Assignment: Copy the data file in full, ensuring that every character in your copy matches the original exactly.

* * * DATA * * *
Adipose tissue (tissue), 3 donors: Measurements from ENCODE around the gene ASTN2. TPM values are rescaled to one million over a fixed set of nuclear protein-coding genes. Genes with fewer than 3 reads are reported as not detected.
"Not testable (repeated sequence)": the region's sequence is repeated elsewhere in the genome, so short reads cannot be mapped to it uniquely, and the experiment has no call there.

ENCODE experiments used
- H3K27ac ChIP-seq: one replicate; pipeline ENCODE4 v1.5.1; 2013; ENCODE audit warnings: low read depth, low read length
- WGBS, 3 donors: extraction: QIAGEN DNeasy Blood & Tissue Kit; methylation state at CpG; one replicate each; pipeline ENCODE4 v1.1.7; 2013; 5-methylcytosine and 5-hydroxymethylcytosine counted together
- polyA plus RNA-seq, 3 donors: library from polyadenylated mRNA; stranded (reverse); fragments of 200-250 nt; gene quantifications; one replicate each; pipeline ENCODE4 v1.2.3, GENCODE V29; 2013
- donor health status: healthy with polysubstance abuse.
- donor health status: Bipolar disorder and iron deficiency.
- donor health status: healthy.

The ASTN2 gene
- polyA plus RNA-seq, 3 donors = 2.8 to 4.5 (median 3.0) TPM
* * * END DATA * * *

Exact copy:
Adipose tissue (tissue), 3 donors: Measurements from ENCODE around the gene ASTN2. TPM values are rescaled to one million over a fixed set of nuclear protein-coding genes. Genes with fewer than 3 reads are reported as not detected.
"Not testable (repeated sequence)": the region's sequence is repeated elsewhere in the genome, so short reads cannot be mapped to it uniquely, and the experiment has no call there.

ENCODE experiments used
- H3K27ac ChIP-seq: one replicate; pipeline ENCODE4 v1.5.1; 2013; ENCODE audit warnings: low read depth, low read length
- WGBS, 3 donors: extraction: QIAGEN DNeasy Blood & Tissue Kit; methylation state at CpG; one replicate each; pipeline ENCODE4 v1.1.7; 2013; 5-methylcytosine and 5-hydroxymethylcytosine counted together
- polyA plus RNA-seq, 3 donors: library from polyadenylated mRNA; stranded (reverse); fragments of 200-250 nt; gene quantifications; one replicate each; pipeline ENCODE4 v1.2.3, GENCODE V29; 2013
- donor health status: healthy with polysubstance abuse.
- donor health status: Bipolar disorder and iron deficiency.
- donor health status: healthy.

The ASTN2 gene
- polyA plus RNA-seq, 3 donors = 2.8 to 4.5 (median 3.0) TPM